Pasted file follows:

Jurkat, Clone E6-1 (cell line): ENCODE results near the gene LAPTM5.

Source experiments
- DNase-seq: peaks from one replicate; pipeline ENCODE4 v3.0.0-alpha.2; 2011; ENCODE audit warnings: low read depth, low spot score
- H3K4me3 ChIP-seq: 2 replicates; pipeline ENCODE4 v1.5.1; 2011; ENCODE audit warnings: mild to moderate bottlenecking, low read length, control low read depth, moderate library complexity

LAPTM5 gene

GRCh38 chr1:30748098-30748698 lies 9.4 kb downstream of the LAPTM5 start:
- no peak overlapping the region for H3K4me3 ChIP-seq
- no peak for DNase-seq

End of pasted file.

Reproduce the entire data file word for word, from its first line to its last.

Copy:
Jurkat, Clone E6-1 (cell line): ENCODE results near the gene LAPTM5.

Source experiments
- DNase-seq: peaks from one replicate; pipeline ENCODE4 v3.0.0-alpha.2; 2011; ENCODE audit warnings: low read depth, low spot score
- H3K4me3 ChIP-seq: 2 replicates; pipeline ENCODE4 v1.5.1; 2011; ENCODE audit warnings: mild to moderate bottlenecking, low read length, control low read depth, moderate library complexity

LAPTM5 gene

GRCh38 chr1:30748098-30748698 lies 9.4 kb downstream of the LAPTM5 start:
- no peak overlapping the region for H3K4me3 ChIP-seq
- no peak for DNase-seq